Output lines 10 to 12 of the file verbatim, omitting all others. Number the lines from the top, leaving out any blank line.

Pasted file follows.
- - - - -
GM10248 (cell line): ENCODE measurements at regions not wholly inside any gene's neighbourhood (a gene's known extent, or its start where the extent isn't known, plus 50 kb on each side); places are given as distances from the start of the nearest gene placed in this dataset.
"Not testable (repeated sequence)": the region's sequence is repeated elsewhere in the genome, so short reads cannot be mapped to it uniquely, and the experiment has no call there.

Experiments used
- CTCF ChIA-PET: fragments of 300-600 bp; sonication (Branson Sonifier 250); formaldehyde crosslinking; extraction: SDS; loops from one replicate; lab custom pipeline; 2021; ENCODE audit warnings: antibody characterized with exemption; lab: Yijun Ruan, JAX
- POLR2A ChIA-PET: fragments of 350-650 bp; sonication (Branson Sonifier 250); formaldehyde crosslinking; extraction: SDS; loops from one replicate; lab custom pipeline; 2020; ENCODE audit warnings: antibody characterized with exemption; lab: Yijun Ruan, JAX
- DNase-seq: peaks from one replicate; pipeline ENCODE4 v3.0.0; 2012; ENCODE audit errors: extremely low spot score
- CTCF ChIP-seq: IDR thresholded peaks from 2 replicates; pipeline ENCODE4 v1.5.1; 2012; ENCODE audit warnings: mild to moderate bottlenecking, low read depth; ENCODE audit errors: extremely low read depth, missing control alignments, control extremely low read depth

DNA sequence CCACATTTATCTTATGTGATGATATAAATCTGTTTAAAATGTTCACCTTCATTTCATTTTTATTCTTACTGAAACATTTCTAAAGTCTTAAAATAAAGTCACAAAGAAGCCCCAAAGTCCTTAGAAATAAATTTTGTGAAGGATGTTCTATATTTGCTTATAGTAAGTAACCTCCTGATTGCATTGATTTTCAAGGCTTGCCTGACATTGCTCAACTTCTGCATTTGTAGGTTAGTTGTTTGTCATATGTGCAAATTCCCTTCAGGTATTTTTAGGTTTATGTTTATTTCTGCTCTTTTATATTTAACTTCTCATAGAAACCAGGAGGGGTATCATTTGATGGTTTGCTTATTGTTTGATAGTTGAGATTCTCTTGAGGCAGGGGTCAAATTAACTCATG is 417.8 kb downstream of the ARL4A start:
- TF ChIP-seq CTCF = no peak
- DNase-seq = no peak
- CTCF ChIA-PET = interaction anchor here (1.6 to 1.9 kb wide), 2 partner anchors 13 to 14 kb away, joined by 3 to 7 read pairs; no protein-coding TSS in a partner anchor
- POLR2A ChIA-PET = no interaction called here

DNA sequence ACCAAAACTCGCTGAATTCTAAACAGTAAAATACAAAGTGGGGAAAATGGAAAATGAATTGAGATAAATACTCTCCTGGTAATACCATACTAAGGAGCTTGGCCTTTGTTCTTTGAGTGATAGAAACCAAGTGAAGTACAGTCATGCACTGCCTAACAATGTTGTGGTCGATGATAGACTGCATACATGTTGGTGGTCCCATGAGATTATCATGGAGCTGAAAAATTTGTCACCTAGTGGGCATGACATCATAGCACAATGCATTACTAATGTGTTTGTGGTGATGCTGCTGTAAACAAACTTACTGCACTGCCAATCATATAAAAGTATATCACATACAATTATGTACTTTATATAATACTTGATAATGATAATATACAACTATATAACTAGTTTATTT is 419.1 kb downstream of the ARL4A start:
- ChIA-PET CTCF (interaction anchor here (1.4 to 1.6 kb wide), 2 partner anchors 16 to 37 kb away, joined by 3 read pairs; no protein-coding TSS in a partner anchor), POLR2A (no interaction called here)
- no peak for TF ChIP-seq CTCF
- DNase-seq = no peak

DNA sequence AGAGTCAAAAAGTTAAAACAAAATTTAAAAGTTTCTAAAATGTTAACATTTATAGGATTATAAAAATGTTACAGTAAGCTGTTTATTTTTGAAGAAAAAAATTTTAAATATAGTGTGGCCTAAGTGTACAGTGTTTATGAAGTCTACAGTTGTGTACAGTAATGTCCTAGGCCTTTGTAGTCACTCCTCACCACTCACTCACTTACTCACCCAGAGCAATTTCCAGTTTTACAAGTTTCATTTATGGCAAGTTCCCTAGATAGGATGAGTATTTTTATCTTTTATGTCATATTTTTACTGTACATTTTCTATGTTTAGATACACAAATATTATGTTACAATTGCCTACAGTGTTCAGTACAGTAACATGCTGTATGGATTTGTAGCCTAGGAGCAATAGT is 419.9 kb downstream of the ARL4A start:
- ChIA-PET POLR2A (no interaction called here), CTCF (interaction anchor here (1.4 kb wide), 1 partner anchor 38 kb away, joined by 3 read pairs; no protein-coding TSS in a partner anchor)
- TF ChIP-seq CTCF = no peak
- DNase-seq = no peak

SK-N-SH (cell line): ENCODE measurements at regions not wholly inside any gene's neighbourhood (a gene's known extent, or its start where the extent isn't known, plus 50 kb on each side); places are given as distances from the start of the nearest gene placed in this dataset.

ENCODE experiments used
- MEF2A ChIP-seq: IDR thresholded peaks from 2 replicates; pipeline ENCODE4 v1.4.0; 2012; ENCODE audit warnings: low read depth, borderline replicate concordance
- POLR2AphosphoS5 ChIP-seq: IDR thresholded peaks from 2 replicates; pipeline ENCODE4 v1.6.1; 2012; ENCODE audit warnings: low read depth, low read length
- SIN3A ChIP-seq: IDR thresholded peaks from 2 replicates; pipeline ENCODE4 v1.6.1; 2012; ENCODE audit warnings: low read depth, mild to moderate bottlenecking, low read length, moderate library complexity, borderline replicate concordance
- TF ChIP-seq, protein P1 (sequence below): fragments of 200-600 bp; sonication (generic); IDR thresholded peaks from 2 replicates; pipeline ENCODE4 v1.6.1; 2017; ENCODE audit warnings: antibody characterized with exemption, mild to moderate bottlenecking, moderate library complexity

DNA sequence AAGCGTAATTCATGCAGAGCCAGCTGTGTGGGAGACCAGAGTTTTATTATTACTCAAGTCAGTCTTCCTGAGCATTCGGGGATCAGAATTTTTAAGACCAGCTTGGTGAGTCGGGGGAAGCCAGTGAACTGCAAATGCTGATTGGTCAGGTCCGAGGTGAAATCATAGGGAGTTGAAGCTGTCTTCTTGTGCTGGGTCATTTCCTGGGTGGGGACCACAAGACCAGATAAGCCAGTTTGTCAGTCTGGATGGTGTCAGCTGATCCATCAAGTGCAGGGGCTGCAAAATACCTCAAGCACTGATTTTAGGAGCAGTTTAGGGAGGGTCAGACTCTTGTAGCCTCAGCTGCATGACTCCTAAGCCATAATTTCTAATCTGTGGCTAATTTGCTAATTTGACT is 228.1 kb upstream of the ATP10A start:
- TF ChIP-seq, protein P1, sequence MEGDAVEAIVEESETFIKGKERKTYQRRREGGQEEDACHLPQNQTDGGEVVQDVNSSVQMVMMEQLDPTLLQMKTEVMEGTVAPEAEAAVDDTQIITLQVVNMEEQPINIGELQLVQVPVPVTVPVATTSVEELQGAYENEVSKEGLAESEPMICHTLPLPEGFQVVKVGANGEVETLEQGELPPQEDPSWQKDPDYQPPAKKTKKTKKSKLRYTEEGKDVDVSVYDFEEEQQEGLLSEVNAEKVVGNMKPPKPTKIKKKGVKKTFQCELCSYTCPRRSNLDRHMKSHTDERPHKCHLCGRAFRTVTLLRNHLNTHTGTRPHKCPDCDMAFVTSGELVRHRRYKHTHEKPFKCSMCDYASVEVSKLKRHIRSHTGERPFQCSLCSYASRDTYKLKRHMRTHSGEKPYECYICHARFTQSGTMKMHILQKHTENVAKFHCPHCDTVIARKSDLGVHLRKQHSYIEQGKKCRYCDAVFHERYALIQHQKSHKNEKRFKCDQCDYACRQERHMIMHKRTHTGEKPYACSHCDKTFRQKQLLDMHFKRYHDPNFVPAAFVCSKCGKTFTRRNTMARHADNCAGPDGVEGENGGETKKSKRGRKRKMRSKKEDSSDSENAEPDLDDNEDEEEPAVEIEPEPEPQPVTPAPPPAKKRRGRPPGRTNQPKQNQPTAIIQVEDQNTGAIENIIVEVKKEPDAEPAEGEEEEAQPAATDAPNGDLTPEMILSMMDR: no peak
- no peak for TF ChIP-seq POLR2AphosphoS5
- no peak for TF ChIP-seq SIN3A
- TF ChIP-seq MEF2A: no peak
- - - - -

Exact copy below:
- DNase-seq = no peak
- CTCF ChIA-PET = interaction anchor here (1.6 to 1.9 kb wide), 2 partner anchors 13 to 14 kb away, joined by 3 to 7 read pairs; no protein-coding TSS in a partner anchor
- POLR2A ChIA-PET = no interaction called here